Organization · Organizational Development

Looking for feedback on organizational structure

Richard Pridham Investor, President & CEO at Retina Labs

Last updated on June 13th, 2017

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Richard Pridham Investor, President & CEO at Retina Labs

Last updated on June 13th, 2017

...

Rob G

September 30th, 2016

Richard; good questions. i'm assuming you are going through this exercise now so you can build your bottom-up budget and talk intelligently to investors re use of funds... for some reason this is an all-to-rate exercise for startups... other's should take note. I'm short on bandwidth right now to offer extensive details (and in the area of marketing i don't have the expertise), but: as a general comment, flexibility should be high on your list. i find it pays off when hiring and managing rapidly growing teams when i specifically filter for and hire 'athletes' as opposed to 'specialists'. When you are growing quickly from such a small base you need leaders who can step into new roles quickly, roll with the punches, hire and quickly train their own replacements and then step into ever more challenging roles. Flexibility is that much more important in the early days. I'd rather have 1 leader who's played several different positions over their (at least) 10 year career than 3 'experts' who only know one thing. That said:
1. i like flat teams, especially in product development where turnover can be high. when the only guy who knows X leaves someone else on the current team will have to step in anyway, better now than when things are on fire. Flatter orgs where everyone works across the product offerings also helps prevent product leads from fighting over and hoarding resources. It also helps to level out your resource utilization - the 'x' team is not twiddling their thumbs while the 'y' team is burning out. When The sales team is trying to close a big contract that needs some enhancements on product 'y' it's easier to shift resources.
2. I don't have a lot of experience here, but I'm working through a similar issue now myself and i haven't made a decision yet. I like contract-to-hire when i don't yet have a clear picture of the demands of the job (in terms of part time V FTE), especially if the head count will likely be less than 1 FTE and in the area of security it just feels like you are better off with more than 1 person holding all the keys. I'm leaning toward outsourced to start. I'd be curious as to how you proceed here.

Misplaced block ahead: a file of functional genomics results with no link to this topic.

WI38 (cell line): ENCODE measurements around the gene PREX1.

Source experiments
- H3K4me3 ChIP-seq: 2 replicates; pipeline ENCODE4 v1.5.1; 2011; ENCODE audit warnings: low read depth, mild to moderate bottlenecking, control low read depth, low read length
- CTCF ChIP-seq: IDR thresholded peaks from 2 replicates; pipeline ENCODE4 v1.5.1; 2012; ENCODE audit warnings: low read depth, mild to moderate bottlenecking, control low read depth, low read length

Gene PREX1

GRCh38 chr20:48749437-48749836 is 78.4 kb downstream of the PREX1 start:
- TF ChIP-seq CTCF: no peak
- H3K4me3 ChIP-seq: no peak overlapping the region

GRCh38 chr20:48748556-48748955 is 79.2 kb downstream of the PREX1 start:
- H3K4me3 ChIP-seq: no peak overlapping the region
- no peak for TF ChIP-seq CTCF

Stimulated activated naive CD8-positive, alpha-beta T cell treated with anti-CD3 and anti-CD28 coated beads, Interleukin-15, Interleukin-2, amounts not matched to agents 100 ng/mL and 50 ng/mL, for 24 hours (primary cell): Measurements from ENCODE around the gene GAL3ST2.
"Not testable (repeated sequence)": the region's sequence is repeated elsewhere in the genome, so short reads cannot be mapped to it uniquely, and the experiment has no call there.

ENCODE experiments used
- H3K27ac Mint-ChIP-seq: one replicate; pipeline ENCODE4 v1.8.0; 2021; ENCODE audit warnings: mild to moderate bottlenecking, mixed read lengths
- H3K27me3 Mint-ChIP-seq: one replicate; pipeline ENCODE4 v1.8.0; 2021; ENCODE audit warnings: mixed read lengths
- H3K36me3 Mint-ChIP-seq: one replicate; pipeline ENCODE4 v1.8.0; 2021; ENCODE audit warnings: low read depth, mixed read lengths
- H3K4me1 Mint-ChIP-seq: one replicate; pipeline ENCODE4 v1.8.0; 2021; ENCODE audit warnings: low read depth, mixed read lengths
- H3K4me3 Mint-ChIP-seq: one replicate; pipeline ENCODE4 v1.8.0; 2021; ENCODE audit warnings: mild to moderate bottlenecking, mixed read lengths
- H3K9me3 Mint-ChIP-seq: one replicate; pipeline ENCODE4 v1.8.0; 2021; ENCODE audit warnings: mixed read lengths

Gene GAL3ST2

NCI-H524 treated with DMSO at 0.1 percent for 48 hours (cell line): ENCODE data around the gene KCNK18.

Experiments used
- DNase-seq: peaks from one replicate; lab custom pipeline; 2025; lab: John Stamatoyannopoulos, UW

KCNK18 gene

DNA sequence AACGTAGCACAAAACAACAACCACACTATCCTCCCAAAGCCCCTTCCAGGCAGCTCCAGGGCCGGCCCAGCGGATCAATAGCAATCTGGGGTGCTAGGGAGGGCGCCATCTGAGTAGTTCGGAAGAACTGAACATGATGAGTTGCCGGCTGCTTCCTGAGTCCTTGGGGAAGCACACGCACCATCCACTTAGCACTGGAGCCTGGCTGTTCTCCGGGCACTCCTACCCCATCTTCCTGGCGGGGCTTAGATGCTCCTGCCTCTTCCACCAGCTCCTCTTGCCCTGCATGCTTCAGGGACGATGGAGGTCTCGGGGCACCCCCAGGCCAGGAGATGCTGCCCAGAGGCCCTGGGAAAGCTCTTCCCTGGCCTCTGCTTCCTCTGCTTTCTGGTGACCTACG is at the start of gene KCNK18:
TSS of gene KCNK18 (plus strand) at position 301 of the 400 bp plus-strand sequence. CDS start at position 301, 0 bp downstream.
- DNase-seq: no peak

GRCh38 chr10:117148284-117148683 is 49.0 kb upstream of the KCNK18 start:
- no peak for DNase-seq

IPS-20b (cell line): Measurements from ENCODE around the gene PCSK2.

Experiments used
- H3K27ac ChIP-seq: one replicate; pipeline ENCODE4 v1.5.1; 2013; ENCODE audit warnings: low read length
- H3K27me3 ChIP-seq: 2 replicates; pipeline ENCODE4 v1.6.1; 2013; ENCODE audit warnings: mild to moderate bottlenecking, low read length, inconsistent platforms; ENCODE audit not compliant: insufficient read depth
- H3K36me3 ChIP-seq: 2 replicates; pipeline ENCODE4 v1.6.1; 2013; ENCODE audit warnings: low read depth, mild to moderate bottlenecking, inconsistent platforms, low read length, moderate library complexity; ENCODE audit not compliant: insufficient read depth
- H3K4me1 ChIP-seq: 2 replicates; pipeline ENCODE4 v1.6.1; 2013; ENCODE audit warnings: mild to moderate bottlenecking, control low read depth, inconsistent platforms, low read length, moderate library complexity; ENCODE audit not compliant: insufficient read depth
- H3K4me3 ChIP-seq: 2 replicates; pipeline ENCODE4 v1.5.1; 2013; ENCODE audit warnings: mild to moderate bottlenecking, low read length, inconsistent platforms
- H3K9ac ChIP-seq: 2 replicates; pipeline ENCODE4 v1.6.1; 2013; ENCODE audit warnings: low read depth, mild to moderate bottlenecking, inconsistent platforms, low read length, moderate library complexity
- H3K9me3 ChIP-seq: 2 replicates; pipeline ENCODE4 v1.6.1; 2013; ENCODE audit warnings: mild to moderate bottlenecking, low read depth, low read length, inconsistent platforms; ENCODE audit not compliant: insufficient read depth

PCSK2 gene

3. product manager should report to you, especially early on and especially in a SaaS company. You will eventually max out at 10-12 direct reports, but product mgt is so important that i'd find a way to keep that as a direct report for as long as possible - like forever. There's a reason Bill Gates took the title of "chief software architect" when he let go of the CEO role.
4. "CRO" is usually associated with companies that generate revenue through advertising and partnerships rather than direct 'sales' to customers per se. But you also see it in product companies where all revenue sources report to the CRO. I like that model. I prefer to have a CRO who owns all revenue streams (sales and business development) plus marketing. Marketing people often balk at this but the revenue teams and marketing need to be joined at the hip. You could certainly start with sales and biz dev and marketing each reporting directly to you to start and then consolidate under a CRO later when you need a break :) .
5. I'll have to punt on this one.
6. I've always found the title "COO" rather odd for small companies, but the reality is that someone has to pay attention to all the other stuff that is not product (including development) and sales and marketing. The CDO - chief doer. Not all of these disciplines need to report to the COO, but someone needs to own the planning and hiring. I would not have engineering/IT report into this person - they should report directly to you. If you are offering a SaaS product (as i recall) then i can't see a day where 'IT' does not report directly to the CEO. Client services should be closely coupled to the revenue team and client support should be closely coupled to the engineering and product teams. HR and finance should report directly to you.